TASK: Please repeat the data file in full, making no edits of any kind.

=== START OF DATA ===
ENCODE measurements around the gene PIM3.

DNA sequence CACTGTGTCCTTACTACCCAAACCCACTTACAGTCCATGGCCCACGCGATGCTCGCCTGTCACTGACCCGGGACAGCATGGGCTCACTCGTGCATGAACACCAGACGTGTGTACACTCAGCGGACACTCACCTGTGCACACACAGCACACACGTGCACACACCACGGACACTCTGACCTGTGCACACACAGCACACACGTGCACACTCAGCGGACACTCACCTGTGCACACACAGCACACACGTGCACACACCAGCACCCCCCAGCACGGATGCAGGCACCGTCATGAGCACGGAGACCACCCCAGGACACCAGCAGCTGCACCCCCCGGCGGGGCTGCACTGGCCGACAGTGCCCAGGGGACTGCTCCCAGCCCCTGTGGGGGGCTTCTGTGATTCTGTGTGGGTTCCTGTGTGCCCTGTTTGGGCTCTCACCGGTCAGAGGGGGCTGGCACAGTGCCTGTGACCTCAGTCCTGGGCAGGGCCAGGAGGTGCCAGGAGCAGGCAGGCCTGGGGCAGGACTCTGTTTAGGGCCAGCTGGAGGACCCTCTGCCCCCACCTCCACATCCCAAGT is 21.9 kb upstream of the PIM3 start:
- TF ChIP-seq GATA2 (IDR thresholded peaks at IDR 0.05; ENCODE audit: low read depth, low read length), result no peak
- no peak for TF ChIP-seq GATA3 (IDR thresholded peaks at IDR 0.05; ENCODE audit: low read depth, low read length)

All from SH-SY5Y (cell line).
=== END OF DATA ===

ENCODE measurements around the gene PIM3.

DNA sequence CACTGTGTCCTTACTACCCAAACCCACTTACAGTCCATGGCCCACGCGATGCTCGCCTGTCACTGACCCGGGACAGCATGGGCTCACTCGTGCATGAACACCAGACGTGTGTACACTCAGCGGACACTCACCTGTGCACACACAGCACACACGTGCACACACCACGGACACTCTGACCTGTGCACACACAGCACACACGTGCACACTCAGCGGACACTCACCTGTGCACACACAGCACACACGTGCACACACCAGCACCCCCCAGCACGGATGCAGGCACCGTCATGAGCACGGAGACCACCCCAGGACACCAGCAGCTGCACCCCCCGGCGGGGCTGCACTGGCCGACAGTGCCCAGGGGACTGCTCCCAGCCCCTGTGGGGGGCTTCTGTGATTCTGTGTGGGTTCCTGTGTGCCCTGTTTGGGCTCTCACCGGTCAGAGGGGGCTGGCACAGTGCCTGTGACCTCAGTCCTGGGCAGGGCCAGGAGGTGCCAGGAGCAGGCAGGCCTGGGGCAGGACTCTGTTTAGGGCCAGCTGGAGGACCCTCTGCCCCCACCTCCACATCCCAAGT is 21.9 kb upstream of the PIM3 start:
- TF ChIP-seq GATA2 (IDR thresholded peaks at IDR 0.05; ENCODE audit: low read depth, low read length), result no peak
- no peak for TF ChIP-seq GATA3 (IDR thresholded peaks at IDR 0.05; ENCODE audit: low read depth, low read length)

All from SH-SY5Y (cell line).